October 22, 2021

Cortland police compete in World’s Hottest Chocolate Challenge

To protect and burn...

S.N. Briere/staff reporter

Cortland City Police Sgt. Seth Rowland sprays whipped cream into his mouth after eating all 12 pieces of the world’s hottest chocolate during the World’s Hottest Chocolate Challenge Monday at Bru 64. Rowland won the challenge, beating five other officers, including both the chief and deputy chief of the department.

Cortland City Police Sgt. Seth Rowland looked down the table toward Deputy Chief Paul Sandy and put his ninth piece of chocolate in his mouth. Sandy looked at him then turned and began eating honey. Sandy was done.

Rowland picked up the little tray with three chocolate pieces left and tossed them all into his mouth, sweat rolling down his face.

He had won.

“I knew my partner over there was bound and determined to beat me,” Sandy said looking at Rowland, who guzzled down milk after the challenge was over, followed by whipped cream and ice cream.

“I hope I can make it to work tomorrow,” Rowland said.

Sandy and Rowland were two of six Cortland City Police officers who participated in the World’s Hottest Chocolate Challenge to raise funds for Office of Community Oriented Policing events, including Shop with a Cop and Coffee with a Cop.

They set a goal of $1,000 in December. They raised $1,400.

The other four participants:

  • Police Chief F. Michael Catalano.
  • Sgt. Anthony Natoli.
  • Officer Patrick O’Donnell.
  • Officer Jesse Abbott.

The chocolate is rated at 9 million Scoville units, according to the product’s description, which is “900 times hotter than a jalapeno.” It’s about four times hotter than the Carolina Reaper, the world’s hottest pepper.

The officers each had to eat a piece of chocolate about the size of dime and then wait a minute before eating another piece. They could not drink milk, eat crackers, pudding or anything else or they were disqualified.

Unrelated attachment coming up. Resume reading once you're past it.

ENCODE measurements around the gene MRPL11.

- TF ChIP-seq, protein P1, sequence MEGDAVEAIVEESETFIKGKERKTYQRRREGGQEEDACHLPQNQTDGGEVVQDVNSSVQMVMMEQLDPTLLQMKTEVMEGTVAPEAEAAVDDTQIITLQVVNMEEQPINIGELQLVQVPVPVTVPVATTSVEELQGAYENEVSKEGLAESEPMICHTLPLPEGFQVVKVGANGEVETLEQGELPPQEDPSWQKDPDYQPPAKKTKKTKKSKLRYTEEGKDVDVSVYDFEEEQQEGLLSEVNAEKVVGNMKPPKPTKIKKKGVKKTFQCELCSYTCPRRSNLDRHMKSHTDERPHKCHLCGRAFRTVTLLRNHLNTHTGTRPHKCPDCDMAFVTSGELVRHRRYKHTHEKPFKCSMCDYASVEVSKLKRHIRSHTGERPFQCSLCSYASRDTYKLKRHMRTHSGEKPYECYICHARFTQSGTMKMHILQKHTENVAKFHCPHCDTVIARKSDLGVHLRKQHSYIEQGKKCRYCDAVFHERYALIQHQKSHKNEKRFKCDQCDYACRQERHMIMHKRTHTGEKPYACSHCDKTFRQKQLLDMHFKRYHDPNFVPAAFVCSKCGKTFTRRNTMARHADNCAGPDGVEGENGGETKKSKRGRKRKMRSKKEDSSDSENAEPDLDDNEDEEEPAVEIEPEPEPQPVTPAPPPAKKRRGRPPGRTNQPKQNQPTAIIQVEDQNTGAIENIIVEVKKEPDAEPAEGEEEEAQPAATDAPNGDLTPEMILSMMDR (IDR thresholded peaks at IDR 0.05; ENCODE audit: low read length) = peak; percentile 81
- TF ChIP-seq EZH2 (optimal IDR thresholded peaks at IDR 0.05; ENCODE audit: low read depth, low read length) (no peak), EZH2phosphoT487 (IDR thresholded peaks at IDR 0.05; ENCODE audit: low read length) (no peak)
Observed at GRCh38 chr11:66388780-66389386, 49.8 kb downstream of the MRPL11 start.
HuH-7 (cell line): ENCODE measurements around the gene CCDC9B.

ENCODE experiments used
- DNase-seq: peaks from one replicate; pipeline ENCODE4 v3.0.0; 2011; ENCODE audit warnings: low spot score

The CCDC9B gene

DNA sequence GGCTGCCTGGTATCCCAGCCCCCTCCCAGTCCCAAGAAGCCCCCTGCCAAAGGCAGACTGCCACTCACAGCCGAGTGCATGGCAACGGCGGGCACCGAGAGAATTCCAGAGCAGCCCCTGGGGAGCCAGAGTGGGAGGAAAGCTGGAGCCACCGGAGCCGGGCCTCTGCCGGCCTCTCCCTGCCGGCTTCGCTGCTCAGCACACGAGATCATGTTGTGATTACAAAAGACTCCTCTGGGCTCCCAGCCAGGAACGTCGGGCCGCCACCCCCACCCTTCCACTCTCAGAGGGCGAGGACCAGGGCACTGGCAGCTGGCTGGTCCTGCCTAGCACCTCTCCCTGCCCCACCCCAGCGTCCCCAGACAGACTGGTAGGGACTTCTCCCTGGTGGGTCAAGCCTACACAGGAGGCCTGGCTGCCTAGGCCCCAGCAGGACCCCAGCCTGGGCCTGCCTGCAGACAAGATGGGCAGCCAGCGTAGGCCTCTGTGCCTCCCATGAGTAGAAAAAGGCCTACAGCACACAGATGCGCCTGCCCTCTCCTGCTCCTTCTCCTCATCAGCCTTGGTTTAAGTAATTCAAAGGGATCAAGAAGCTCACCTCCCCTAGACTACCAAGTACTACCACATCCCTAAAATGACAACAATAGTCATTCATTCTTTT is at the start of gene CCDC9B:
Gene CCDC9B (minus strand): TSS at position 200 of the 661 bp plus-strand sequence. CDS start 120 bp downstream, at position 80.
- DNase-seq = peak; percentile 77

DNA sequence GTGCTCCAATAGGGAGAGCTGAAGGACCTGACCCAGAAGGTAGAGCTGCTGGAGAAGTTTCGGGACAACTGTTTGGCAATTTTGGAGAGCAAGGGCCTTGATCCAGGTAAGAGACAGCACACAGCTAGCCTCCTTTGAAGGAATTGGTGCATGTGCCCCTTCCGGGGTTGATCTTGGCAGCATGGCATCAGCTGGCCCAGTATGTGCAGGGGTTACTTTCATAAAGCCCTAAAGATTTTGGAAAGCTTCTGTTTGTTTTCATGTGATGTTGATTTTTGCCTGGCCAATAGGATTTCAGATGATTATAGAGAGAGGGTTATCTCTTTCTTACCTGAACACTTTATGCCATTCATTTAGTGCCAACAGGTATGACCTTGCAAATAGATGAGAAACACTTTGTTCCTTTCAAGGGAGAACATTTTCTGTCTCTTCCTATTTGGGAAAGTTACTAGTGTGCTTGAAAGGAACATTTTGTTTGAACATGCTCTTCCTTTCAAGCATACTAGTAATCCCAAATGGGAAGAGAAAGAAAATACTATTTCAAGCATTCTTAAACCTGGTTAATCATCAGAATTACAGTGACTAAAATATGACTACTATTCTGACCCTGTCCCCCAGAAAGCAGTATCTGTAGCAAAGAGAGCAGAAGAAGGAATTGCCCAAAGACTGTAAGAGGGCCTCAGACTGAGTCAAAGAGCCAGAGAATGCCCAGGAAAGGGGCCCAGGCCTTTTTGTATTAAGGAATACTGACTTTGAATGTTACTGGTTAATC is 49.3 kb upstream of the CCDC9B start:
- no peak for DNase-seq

The first two out were Natoli and Catalano, followed by Abbott — who struggled with a canker sore during the contest.

“My legs are shaking. I can’t even talk right now, I don’t know how he can,” Abbott said, looking at Rowland, sweat dripping down his face.

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Rowland said he hadn’t planned on eating the last three pieces but he had to show up Sandy.

“It was intense, my stomach’s churning” Rowland said sniffling and continuing to spoon ice cream into his mouth.

Rowland, who has been tased six times, said he kind of likes the torture.

His kids Kristin and Josh, both 16, stood in the front row watching their dad.

“It was funny,” Josh said, noting he was proud of his dad.

Sandy said he probably could’ve kept going but he stood up while eating his eighth piece and could feel his stomach and lungs burning. He had to throw in the towel.

While Sandy might not have finished all the 12 pieces, he said he would be willing to do it again — for the right cause.

If you’re wondering though — Sandy’s signature mustache survived unsinged.

“What’s a little pain and discomfort when you can bring a smile to a kids face?” Sandy said. “There are people who go through a lot worse every day.”

However, there is at least one challenge Sandy isn’t up for.

In May, to celebrate Mother’s Day, Abbott said he and some other fellow cops will participate in a labor simulator.

After Monday’s event, Abbott also sold bracelets for $5 apiece to help raise funds for a man who played lacrosse with Abbott’s son in high school and was diagnosed with leukemia while training to become a Marine.